The New York Times

August 26, 2004

Donations Can Buy You Profits


WALL STREET analysts follow presidential campaigns, and for good reason. The future revenues of pharmaceutical companies, energy companies, military contractors and other industries depend in part on which party is in power.

Every presidential election year, analysts publish lists of stocks they think will increase in value if one party or the other wins.

As the fortunes of the candidates ebb and flow, the stocks of such politically sensitive companies should respond in a predictable way: industries that are expected to do well if President Bush wins should increase in value when his likelihood of winning goes up, and industries that would probably prosper under John Kerry should increase when sentiment swings in his favor.

This platform capitalization theory was recently examined by the Brown University economist Brian G. Knight in a National Bureau of Economic Research working paper, "Are Policy Platforms Capitalized Into Equity Prices?"

Mr. Knight examined the 2000 presidential race using financial analysts' reports that identified companies likely to do well under an administration headed by George W. Bush or one headed by Al Gore. There were 41 companies on the Bush list and 29 on the Gore list.

Analysts expected that pharmaceuticals, defense, traditional energy and tobacco would do better under Mr. Bush. Alternative energy and Microsoft competitors were expected to do better under Mr. Gore. The 70 companies in Mr. Knight's sample represented about $3 trillion in stock market value, or about a fifth of the total value in the Wilshire 5000.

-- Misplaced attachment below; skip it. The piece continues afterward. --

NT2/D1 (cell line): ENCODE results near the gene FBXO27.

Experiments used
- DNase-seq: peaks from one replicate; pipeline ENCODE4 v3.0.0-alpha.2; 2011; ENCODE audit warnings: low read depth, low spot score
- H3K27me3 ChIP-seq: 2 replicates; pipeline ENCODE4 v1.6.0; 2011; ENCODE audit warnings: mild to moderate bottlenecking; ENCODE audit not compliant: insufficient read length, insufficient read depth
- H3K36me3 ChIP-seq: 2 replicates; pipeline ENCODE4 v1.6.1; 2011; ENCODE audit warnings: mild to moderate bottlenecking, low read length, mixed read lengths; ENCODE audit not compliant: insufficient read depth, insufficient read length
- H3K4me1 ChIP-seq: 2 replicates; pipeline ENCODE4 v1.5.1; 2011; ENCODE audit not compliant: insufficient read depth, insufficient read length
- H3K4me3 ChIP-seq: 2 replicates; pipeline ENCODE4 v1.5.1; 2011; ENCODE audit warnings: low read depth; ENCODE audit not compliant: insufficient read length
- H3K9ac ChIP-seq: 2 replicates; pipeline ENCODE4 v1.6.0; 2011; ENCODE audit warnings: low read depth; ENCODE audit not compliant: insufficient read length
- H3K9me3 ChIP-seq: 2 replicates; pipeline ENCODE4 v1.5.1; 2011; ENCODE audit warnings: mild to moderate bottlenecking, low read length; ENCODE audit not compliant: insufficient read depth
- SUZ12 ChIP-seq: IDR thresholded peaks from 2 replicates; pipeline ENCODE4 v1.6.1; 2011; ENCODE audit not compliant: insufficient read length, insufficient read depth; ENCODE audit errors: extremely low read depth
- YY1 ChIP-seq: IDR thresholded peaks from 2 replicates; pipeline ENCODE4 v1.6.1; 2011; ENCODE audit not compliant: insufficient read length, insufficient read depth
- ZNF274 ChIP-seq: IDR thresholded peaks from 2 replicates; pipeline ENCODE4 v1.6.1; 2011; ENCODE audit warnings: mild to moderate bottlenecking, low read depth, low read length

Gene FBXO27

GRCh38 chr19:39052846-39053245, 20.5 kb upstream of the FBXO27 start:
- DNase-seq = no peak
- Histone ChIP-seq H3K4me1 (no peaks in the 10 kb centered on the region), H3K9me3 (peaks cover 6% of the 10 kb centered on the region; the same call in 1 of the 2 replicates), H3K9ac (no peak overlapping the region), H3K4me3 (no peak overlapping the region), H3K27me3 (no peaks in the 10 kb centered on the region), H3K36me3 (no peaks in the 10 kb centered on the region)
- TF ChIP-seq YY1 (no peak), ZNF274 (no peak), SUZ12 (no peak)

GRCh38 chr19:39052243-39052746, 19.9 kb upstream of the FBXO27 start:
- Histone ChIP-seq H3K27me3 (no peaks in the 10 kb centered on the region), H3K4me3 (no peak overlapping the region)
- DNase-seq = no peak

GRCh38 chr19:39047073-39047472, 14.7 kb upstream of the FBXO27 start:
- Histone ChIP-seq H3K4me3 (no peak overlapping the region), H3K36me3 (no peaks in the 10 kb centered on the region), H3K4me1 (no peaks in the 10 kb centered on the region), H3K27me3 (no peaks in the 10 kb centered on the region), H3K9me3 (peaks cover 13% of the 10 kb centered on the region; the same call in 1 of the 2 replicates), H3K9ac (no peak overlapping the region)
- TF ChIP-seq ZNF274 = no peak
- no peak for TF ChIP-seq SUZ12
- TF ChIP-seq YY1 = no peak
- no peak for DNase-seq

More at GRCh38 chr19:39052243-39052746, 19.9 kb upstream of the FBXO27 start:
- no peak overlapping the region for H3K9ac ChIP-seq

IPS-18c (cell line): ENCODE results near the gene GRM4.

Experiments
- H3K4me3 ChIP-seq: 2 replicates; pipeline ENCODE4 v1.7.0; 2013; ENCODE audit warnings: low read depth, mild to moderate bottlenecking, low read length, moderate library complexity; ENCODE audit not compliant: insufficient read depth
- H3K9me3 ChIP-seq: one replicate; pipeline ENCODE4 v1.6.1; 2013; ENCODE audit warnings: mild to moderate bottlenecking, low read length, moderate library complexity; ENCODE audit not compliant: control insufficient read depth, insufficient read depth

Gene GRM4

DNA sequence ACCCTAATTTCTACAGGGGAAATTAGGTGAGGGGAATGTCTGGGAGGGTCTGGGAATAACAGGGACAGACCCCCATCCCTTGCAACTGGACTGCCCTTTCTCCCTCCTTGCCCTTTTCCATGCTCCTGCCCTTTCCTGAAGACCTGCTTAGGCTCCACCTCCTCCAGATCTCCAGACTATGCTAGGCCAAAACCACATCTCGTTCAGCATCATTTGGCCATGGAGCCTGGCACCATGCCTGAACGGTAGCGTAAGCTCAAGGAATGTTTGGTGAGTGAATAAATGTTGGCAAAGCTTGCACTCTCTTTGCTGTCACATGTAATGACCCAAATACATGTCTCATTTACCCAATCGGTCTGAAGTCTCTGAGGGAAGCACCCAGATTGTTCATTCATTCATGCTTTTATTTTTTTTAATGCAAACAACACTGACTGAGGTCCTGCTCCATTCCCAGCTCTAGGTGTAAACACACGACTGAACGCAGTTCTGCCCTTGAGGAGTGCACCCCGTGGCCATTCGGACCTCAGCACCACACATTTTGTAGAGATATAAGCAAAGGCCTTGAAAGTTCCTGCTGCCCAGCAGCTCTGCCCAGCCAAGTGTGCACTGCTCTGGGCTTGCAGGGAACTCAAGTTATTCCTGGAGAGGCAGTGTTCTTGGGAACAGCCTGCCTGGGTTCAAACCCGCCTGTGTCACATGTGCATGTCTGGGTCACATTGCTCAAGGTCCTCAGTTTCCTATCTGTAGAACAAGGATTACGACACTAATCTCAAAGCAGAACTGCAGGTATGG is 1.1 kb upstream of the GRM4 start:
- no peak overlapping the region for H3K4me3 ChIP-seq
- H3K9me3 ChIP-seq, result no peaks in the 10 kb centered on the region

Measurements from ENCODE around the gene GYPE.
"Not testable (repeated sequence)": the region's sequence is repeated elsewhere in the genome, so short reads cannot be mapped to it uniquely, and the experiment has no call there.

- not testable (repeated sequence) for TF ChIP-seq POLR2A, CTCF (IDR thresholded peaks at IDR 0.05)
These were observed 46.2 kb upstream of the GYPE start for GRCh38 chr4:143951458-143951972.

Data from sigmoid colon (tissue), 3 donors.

Mr. Knight calculated the daily excess returns on each of the 70 stocks over the course of the campaign. (Excess return is the actual return adjusted for the overall movements of the market on a given day.)

As a proxy for the fluctuating probability of winning, Mr. Knight drew on data from the Iowa Electronic Markets. The online markets, accessible at, offer participants a chance to bet on the outcome of the election.

One security they offered paid $1 if Mr. Bush received more popular votes than Mr. Gore, and nothing otherwise. Because the security could be bought or sold at any time, its current market value represented, in some sense, the market's expectations for a Bush victory.

The platform capitalization theory presumed that the day-to-day changes in Mr. Bush's and Mr. Gore's chance of winning would be reflected in the stock market value of the companies expected to prosper under the two administrations.

Indeed, that was exactly what Mr. Knight found. According to his estimates, Gore-favored companies were worth 6 percent less in a Bush administration, while Bush-favored companies were worth 3 percent more, adding up to a 9 percent difference. According to Mr. Knight, "Bush's victory over Gore transferred over $100 billion in market capitalization from the 29 Gore-favored firms to the 41 Bush-favored firms."

Looking at particular sectors, Mr. Knight found that alternative energy companies were worth 16 percent less under Mr. Bush, while tobacco companies were worth 13 percent more.